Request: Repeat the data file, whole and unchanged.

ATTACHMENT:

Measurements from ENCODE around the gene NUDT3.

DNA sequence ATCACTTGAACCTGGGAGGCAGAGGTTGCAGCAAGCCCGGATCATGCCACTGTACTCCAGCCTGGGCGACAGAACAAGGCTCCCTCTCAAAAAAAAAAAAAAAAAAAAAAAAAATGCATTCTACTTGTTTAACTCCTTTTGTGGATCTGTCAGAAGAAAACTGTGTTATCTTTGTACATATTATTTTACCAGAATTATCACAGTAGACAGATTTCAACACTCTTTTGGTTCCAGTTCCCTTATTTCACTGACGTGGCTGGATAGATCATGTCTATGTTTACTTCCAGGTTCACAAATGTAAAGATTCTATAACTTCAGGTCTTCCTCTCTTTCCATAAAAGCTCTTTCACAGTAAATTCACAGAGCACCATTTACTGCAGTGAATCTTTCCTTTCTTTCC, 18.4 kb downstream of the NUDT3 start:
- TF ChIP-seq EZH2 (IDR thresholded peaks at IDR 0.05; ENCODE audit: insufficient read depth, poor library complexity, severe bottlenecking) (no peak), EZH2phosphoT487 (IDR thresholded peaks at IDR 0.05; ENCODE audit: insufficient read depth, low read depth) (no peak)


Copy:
Measurements from ENCODE around the gene NUDT3.

DNA sequence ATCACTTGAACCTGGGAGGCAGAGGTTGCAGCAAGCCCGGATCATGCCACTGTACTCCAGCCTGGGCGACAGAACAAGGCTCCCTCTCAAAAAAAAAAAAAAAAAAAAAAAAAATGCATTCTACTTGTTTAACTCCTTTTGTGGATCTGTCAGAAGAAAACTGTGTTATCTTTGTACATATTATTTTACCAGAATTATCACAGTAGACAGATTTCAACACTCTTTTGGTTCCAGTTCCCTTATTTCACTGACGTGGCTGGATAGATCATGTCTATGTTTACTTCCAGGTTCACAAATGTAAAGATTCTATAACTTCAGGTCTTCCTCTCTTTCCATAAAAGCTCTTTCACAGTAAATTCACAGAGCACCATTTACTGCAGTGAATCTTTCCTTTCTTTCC, 18.4 kb downstream of the NUDT3 start:
- TF ChIP-seq EZH2 (IDR thresholded peaks at IDR 0.05; ENCODE audit: insufficient read depth, poor library complexity, severe bottlenecking) (no peak), EZH2phosphoT487 (IDR thresholded peaks at IDR 0.05; ENCODE audit: insufficient read depth, low read depth) (no peak)